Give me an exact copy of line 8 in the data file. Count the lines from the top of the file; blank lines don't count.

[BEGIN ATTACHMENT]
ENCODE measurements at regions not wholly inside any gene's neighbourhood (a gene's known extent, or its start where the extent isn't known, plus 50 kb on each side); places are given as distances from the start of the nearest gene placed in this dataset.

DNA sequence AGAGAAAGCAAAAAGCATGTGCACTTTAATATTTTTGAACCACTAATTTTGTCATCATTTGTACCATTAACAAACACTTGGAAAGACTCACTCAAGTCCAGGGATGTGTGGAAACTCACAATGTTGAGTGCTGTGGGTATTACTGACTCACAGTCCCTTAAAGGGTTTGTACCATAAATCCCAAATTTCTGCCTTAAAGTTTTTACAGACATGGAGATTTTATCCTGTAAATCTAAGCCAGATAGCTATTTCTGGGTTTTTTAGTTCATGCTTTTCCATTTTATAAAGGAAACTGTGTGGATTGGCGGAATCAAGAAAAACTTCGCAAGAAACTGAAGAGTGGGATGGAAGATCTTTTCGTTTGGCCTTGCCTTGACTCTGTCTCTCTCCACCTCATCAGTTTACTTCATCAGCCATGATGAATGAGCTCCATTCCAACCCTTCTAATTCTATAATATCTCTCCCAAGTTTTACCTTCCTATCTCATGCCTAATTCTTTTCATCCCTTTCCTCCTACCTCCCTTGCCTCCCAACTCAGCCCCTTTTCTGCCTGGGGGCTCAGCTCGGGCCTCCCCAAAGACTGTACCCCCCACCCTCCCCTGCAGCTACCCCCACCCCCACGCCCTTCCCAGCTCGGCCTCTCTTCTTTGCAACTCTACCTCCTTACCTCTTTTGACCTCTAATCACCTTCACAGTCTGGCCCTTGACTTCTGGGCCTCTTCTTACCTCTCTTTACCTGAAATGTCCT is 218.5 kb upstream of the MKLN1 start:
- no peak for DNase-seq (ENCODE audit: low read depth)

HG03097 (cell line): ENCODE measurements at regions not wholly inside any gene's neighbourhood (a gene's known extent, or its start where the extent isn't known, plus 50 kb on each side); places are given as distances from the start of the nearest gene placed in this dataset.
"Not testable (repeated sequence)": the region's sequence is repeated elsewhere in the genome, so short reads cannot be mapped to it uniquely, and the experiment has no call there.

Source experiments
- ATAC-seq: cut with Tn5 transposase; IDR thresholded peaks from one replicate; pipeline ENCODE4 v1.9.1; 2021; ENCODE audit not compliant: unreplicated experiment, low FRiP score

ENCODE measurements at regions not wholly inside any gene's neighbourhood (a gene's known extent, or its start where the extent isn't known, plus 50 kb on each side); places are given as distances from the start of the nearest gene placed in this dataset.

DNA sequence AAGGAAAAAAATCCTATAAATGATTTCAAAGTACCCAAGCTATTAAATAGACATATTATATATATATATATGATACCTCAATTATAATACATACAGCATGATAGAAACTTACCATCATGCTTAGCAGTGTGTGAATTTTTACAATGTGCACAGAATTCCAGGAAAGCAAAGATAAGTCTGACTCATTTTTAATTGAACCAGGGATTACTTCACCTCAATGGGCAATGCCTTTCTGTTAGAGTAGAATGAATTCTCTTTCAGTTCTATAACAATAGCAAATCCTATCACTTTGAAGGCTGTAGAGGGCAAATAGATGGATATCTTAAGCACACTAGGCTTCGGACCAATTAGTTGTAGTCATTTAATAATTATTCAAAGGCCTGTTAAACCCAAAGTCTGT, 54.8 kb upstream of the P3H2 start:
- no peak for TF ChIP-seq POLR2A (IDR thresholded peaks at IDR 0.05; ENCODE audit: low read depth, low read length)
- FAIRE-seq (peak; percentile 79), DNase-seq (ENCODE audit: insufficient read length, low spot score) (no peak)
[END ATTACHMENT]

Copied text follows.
ENCODE measurements at regions not wholly inside any gene's neighbourhood (a gene's known extent, or its start where the extent isn't known, plus 50 kb on each side); places are given as distances from the start of the nearest gene placed in this dataset.